I can be sympathetic to the idea that middle class families are somehow worse off today. But the data do not make that case. The least charitable interpretation of the data suggests that life for the middle class today is the same as it was a generation or two ago. That sounds like the folks who love government spending – any time a budget increases more slowly than it did in the past, all kinds of whining begins about how programs are being “cut” and things are worse, while in real, per-capita terms, spending is increasing. I don’t get it. A final conundrum: wouldn’t the “E”nvironmentalists among us not only not be upset about the trend in stagnating incomes, but also celebrating it? Isn’t the “consumerology” of middle-class Americans what is killing the planet?

I don’t have any idea how anyone would begin to show in any convincing way that the middle class of today have it worse than the middle class of the past. Anecdotal stories are lovely, and it is easy for readers to tell themselves that they have it tougher than people in the past do — but there is really no objective way for a reconciliation here. Certainly, the data (and a look around you) do not demonstrate that the world is worse for the middle class today. And listening to someone tell me that my family’s life is tougher than it would have been 30 years ago is a bit odd, no? Is there anything that would persuade you that the critics’ feelings (and that’s all they really are, just feelings) are correct? What would you want to look for? In a future post, I will share some of my thoughts on that query.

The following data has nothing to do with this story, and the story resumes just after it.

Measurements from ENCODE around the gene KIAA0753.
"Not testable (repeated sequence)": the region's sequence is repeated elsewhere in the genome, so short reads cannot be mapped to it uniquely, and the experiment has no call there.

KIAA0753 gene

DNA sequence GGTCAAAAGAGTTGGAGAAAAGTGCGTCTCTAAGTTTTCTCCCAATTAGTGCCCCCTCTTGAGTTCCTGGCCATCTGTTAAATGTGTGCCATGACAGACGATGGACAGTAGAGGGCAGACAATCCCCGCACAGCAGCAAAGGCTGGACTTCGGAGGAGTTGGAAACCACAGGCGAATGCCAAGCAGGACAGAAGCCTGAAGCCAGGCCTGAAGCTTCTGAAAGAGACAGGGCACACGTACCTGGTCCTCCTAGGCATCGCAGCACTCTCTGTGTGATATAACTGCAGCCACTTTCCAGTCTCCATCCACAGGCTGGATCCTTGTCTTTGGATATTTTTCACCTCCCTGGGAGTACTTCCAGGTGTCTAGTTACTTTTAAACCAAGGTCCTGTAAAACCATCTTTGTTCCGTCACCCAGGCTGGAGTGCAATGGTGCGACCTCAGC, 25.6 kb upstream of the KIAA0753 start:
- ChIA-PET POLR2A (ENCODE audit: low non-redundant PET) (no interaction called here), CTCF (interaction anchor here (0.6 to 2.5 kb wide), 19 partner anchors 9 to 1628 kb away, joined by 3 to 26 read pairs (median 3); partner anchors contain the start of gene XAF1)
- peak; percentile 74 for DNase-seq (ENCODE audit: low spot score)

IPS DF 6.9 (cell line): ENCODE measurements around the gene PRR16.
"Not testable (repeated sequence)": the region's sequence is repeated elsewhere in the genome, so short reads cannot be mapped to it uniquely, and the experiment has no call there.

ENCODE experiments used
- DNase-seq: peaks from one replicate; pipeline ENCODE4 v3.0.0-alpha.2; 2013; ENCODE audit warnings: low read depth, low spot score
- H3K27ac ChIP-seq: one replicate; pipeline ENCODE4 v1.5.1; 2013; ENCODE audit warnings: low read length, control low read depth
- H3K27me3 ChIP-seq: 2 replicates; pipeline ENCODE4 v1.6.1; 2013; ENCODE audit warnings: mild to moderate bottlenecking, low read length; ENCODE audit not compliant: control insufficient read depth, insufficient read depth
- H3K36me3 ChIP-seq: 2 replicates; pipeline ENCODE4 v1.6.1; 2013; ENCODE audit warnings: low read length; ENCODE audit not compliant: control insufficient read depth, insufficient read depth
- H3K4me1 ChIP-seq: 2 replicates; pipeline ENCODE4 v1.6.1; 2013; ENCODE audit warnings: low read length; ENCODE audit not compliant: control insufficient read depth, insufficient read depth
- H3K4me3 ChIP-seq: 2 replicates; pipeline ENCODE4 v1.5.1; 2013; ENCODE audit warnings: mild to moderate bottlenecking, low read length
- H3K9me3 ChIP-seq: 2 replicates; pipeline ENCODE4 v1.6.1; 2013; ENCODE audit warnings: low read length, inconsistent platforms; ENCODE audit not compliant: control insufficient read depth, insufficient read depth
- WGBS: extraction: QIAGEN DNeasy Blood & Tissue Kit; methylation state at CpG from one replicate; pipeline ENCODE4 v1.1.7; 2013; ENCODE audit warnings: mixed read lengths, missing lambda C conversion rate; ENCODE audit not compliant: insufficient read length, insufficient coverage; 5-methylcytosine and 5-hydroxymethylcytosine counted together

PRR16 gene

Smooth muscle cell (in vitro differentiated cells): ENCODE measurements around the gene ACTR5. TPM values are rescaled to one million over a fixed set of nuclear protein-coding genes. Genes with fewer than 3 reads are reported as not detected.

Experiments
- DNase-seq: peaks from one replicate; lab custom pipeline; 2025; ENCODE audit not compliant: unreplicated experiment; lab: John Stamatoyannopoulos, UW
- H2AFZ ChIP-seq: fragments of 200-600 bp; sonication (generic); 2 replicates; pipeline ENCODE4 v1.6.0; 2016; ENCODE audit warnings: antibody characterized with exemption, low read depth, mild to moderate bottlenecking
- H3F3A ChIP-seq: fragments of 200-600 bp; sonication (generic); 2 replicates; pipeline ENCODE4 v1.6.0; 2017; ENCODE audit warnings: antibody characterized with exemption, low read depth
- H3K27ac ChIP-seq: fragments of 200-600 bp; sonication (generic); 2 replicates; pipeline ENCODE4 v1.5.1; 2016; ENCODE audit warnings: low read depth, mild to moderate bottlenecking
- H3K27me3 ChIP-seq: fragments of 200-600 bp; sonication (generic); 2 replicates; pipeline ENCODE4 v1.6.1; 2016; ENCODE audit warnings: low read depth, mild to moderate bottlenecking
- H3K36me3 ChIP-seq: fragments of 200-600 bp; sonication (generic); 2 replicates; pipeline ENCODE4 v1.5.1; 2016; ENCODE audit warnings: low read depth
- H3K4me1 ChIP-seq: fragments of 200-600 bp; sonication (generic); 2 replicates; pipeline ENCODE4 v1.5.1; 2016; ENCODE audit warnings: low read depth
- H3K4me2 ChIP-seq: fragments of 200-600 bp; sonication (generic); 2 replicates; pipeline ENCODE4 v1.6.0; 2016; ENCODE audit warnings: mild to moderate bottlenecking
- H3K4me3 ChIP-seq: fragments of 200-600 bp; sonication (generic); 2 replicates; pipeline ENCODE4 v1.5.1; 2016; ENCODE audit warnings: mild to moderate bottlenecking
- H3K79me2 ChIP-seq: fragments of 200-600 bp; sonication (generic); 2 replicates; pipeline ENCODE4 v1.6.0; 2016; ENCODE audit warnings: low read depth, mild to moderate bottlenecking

2 Responses to “The Brady Bunch Crunch”

  1. Rod says:

    I would argue that it has been deficit spending and the resultant inflation that has had a large part in degrading the American standard of living, as the purchasing power of our fiat currency has steadily declined at a faster rate than real incomes have grown.

    If all it took to make us rich was to print more money, all we’d have to do is to have the Fed give everyone whatever money they wanted to cover their spending. Easy, huh?

  2. Harry says:

    In 1980, Jimmy Carter was president. We were entering a deep recession, comparable to what we have today, neither of which resembled the decade of the ’30’s. If you lived in Maryland, there were gas lines, thanks to the newly-created Department of Energy. Gold was $800 an ounce.

    Money market rates were, as best as I can remember, were in double-digits, enough to make it worth one’s while to enjoy the float on one’s credit card.

    Two years before the Federal Reserve under William Miller had attempted a QE2-style move that caused interest rates to decline about two percentage points, but inflation had come roaring back.

    Therefore any analysis that starts with 1980 as the base cannot be blamed on what GHW Bush called Voodo Economics.

    Anyone who was there from 1981 to the next decade knows what happened, and the players who want to tax everybody have been sore ever since.

    For political reasons, largely because of slavery to Congressional bean counting straight-line reasoning, income tax rates were “phased-in” over three years. Simultaneously, Paul Volcker closed the money spigot. Oil got deregulated, gas lines disappeared.

    So let’s judge Reagan’s record from, say, 1982 to 1989, just after GHWB’s Thousand Points of Light, a kinder, gentler approach to spending, and his caving in to George Mitchell at the summer retreat at Andrews AFB.

    At one point in his career, Phil Gramm dared his colleagues to keep cutting tax rates until revenues actually declined.

    By the way, when I was at the library today I ordered The Road to Serfdom. Apparently the whole county has only five copies, and they are currently on loan. Is this the Wintercow Effect?